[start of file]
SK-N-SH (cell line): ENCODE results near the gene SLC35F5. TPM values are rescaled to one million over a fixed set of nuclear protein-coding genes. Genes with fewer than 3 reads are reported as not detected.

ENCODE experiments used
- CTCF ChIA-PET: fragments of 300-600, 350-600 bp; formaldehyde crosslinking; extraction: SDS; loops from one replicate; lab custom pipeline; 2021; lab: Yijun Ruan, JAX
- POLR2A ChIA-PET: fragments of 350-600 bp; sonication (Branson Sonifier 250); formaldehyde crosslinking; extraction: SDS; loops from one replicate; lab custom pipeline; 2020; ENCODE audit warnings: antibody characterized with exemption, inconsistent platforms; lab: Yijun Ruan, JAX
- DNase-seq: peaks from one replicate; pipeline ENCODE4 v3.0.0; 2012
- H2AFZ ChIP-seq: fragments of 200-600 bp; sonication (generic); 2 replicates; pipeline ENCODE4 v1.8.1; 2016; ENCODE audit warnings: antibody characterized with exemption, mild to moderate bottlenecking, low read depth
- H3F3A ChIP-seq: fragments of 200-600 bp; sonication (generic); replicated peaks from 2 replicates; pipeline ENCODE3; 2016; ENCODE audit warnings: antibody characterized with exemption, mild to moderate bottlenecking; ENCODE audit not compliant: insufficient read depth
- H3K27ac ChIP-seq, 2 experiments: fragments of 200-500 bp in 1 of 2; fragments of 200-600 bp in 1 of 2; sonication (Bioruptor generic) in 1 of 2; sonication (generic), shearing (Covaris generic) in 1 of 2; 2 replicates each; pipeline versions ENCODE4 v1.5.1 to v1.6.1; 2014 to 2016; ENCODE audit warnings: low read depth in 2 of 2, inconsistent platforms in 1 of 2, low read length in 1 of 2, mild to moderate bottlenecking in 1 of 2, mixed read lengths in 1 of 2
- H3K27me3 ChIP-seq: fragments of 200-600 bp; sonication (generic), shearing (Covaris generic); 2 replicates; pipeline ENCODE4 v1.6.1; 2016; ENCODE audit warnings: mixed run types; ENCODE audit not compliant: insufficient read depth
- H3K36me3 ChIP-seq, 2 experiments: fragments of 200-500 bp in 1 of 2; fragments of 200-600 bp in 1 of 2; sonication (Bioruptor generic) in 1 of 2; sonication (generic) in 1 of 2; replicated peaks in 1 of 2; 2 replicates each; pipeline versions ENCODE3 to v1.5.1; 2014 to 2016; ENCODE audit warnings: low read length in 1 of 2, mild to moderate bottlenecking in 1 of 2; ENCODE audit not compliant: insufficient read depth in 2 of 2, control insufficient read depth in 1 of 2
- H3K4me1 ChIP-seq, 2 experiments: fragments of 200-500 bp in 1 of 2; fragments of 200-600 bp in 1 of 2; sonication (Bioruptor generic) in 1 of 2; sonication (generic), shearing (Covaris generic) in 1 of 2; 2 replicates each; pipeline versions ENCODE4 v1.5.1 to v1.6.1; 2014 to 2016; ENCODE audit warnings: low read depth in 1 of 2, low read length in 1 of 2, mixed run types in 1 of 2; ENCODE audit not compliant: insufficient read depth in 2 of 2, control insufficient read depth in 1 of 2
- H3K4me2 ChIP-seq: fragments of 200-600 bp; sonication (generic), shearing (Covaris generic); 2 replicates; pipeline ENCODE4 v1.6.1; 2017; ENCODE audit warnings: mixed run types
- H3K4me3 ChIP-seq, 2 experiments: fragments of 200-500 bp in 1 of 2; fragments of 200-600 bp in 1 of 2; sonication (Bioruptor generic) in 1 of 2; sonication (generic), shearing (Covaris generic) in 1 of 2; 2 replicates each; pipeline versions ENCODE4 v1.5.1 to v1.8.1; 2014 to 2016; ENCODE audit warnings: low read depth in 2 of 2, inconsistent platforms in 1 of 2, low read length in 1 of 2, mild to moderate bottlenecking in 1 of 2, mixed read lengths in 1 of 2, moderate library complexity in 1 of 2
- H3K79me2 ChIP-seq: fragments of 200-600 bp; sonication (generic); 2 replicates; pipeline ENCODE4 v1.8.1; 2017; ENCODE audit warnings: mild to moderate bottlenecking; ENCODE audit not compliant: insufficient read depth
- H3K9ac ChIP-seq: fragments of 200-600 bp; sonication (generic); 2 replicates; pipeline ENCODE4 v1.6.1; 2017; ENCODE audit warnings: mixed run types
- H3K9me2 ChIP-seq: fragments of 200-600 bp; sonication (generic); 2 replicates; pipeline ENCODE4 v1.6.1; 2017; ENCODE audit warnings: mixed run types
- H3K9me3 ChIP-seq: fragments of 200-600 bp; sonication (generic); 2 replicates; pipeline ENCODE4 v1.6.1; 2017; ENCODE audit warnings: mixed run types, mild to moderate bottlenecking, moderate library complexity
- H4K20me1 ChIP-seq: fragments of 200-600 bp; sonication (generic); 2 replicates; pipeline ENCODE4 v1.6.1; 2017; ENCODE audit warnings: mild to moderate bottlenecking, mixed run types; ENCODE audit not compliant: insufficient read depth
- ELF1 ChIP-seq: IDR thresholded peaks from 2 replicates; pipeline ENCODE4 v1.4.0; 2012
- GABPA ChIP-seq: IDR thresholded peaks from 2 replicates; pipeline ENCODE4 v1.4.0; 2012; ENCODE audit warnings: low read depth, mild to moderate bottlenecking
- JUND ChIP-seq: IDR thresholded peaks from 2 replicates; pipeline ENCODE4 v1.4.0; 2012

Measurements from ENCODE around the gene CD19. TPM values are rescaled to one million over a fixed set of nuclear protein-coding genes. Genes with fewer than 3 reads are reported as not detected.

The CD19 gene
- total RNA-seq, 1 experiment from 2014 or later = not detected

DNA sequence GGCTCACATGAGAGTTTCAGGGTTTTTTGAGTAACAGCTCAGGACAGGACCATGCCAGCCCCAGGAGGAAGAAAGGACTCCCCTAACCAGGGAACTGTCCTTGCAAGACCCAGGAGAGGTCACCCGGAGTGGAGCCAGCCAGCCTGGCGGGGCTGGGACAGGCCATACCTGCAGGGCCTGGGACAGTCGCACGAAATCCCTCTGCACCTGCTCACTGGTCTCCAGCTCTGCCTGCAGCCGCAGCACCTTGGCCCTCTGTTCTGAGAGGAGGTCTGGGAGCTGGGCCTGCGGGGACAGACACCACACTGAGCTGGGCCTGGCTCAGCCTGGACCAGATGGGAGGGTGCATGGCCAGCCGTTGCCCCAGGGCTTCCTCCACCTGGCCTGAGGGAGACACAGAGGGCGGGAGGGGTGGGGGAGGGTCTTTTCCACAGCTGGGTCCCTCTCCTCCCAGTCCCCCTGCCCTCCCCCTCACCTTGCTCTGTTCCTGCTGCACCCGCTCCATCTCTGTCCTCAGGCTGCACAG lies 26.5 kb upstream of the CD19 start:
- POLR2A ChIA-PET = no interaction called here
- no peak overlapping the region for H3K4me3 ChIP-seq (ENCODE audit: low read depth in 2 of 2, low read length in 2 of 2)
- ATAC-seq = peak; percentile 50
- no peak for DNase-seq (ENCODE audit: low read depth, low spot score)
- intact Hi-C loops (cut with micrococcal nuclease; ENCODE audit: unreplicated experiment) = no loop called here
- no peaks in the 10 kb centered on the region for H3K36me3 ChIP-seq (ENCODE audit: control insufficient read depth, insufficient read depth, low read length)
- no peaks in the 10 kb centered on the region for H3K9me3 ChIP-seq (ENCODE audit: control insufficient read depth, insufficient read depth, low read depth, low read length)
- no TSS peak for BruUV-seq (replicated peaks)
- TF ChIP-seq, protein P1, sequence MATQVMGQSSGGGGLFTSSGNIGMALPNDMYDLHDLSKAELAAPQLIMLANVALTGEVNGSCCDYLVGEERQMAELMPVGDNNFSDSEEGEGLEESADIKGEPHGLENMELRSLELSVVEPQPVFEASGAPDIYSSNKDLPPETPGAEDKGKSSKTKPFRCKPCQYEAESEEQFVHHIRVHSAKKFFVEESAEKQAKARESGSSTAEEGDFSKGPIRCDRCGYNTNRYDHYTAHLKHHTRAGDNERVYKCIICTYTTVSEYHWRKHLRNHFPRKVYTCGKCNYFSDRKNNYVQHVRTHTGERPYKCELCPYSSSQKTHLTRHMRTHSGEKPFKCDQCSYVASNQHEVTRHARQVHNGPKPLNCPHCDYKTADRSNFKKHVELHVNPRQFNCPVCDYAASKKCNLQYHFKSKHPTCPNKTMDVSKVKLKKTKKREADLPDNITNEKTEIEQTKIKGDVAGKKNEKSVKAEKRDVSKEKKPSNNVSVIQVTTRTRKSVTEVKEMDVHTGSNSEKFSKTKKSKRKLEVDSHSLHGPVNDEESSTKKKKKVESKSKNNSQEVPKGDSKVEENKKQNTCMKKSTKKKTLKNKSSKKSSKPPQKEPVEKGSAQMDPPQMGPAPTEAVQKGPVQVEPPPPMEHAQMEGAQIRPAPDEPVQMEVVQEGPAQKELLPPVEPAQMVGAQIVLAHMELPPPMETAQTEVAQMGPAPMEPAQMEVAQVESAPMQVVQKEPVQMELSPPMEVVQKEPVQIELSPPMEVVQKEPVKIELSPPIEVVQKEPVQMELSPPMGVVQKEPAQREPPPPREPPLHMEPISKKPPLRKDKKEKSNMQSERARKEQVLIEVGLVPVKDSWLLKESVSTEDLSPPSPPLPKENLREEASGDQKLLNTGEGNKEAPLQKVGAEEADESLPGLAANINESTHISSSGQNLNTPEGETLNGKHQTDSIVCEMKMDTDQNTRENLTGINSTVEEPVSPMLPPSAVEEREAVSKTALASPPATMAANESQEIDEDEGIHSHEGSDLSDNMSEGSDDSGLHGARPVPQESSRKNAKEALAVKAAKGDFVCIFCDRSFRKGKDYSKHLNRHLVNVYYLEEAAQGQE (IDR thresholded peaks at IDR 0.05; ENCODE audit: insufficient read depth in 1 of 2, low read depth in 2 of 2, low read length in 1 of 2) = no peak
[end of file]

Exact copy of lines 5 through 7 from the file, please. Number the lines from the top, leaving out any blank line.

- DNase-seq: peaks from one replicate; pipeline ENCODE4 v3.0.0; 2012
- H2AFZ ChIP-seq: fragments of 200-600 bp; sonication (generic); 2 replicates; pipeline ENCODE4 v1.8.1; 2016; ENCODE audit warnings: antibody characterized with exemption, mild to moderate bottlenecking, low read depth
- H3F3A ChIP-seq: fragments of 200-600 bp; sonication (generic); replicated peaks from 2 replicates; pipeline ENCODE3; 2016; ENCODE audit warnings: antibody characterized with exemption, mild to moderate bottlenecking; ENCODE audit not compliant: insufficient read depth